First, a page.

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Student loan help

Are you having issues with your student loan servicer? DFR is here to help. Oregon's  Student Loan Ombuds can help borrowers resolve disputes with their loan servicer and make sure they are in compliance with the law. All student loan servicers in Oregon must obtain a license from DFR. Check a license at NMLSConsumeraccess.org.

Student loan news


Oregon's Student Loan Ombuds

Lane Thompson
Student Loan Ombuds
Pronouns: she/they

DFR.bankingproducthelp@dcbs.oregon.gov

Consumer Hotline
888-877-4894

PO Box 14480
Salem, OR 97309

Student loan borrower rights

  • Information about student loans should be clear and available. This information includes: servicer contact information, assessment/schedule of fees, eligibility for Income Driven Repayment Plans, how payments are applied, amortization schedule, and payment history.

  • Servicers should be knowledgeable about the private and federally contracted repayment options available.

  • Servicers should apply payments fairly and in full.

  • Servicers should grant borrowers access to information reported to credit agencies on that borrowers behalf.

  • Borrowers may sue for deception, fraud, or other violations of the Fair Credit Reporting Act and any other federal or state laws.

  • Borrowers can submit a complaint, receive timely acknowledgement of the complaint, and work with the Oregon Student Loan Ombuds toward a resolution.

Frequently Asked Questions (FAQs)

Most people whose debt was cancelled through the settlement received a postcard alerting them that they were part of the class action lawsuit, and that their loans have been cancelled. If Navient serviced your federal loans as of 2017, you entered repayment before 2015, and spent time in forbearance – or if Navient serviced your defaulted private loan and you attended certain for profit schools – you may be eligible. There is no application. There is both federal restitution and private loan cancellation available. If you believe that you are in either category, visit: Commonly Asked Questions (navientagsettlement.com)​​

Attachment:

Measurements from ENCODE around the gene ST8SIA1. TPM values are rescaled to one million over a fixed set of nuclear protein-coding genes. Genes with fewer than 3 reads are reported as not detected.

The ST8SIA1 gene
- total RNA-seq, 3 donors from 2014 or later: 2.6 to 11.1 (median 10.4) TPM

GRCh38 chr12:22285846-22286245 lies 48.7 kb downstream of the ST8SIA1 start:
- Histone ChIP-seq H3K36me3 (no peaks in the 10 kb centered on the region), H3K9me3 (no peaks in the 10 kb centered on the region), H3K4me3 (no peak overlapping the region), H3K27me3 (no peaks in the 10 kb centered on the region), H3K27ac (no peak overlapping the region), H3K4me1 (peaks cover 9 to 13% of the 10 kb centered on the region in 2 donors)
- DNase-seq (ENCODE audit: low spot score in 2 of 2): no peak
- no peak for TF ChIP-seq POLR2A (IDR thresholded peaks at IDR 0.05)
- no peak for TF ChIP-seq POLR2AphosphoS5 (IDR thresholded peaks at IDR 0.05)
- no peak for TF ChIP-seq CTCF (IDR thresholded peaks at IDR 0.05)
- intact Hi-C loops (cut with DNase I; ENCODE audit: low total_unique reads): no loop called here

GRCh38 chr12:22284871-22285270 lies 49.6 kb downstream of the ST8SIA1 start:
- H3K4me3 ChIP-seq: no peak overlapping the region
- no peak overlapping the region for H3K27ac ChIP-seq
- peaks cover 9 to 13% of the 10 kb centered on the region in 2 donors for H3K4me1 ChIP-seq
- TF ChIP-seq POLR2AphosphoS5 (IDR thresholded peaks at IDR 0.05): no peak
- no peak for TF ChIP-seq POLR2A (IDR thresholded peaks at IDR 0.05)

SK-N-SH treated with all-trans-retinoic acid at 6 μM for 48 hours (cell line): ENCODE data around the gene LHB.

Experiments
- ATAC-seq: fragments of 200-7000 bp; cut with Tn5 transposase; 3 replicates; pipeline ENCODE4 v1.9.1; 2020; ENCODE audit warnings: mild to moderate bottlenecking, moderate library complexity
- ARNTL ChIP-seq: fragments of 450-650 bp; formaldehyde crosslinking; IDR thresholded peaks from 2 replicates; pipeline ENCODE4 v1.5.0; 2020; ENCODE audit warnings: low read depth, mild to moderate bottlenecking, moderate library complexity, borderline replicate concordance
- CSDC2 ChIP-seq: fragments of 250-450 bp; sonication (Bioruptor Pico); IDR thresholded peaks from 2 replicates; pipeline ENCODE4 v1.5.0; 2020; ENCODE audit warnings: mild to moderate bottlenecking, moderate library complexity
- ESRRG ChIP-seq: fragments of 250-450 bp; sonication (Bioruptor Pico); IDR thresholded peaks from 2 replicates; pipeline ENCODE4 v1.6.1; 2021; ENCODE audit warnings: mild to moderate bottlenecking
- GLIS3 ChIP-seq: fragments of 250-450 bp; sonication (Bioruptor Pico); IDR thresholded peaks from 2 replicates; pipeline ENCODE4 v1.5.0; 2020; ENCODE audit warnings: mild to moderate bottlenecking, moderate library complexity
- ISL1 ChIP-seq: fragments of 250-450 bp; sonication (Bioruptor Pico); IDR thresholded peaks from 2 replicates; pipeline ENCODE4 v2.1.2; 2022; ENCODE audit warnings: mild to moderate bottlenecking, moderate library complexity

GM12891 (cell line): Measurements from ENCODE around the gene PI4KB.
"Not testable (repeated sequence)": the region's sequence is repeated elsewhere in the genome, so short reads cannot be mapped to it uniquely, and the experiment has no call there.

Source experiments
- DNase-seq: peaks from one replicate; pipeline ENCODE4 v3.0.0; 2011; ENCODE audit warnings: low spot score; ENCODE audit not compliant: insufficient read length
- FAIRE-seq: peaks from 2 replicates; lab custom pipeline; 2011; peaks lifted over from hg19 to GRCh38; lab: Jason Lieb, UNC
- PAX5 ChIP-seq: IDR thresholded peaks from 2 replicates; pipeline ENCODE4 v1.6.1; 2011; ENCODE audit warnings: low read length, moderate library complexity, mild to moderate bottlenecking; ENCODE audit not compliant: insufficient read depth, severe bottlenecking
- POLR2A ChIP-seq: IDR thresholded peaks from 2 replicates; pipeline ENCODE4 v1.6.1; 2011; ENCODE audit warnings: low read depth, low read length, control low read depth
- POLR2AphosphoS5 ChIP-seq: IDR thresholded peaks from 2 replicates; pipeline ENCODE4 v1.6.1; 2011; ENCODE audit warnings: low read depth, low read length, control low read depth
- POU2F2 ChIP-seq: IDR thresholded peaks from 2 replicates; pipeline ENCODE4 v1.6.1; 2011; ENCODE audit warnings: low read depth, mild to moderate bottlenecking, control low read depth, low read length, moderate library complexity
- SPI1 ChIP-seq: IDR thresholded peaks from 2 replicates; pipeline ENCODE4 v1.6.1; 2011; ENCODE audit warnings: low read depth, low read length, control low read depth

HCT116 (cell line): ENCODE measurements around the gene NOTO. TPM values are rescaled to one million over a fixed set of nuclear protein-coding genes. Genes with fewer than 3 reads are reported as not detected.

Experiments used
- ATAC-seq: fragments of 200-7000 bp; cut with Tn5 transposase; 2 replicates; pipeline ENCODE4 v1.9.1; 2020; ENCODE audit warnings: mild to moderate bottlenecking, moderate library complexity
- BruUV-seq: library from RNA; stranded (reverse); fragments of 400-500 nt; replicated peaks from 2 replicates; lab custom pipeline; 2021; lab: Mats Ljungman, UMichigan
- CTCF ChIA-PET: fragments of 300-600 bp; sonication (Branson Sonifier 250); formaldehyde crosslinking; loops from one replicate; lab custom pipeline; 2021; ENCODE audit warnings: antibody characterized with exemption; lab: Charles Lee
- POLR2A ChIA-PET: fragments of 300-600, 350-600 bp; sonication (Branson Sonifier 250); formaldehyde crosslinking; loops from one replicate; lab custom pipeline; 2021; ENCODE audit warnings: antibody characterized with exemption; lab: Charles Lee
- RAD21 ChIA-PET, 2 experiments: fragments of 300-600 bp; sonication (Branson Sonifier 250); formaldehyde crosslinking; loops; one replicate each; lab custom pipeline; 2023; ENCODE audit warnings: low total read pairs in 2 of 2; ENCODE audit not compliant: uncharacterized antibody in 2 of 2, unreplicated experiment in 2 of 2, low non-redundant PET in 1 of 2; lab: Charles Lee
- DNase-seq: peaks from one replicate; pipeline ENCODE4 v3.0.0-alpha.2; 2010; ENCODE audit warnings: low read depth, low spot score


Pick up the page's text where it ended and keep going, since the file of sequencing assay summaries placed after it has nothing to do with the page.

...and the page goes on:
Use your FSA ID to logon to: https://studentaid.gov/idr/. If you don't know your FSA username or password, you can reset it by selecting 'forgot username' or 'forgot password' here: Log In | Federal Student Aid​​​​

All you need is their Employer Identification Number (EIN ). Your EIN can often be found on your W2 or paystub. Enter it here: Public Service Loan Forgiveness Employer Search Tool | Federal Student Aid and it will return either an 'eligible' or 'ineligible' result. Eligibility for Public Service Loan Forgiveness is generally based on your employer and your full time status, not your position.​​​

​Federal student loans and private student loans can look very similar – sometimes they are even serviced by the same company. The best way to find out if your loans are federal is by logging into StudentAid.gov. If nothing shows there, or if you do not have an FSA ID, then your loans are private. Anything that does not show there, is a private student loan which does not qualify for repayment and discharge programs– like Income Driven Repayment or Public Service Loan Forgiveness - of a federal student loan. ​​​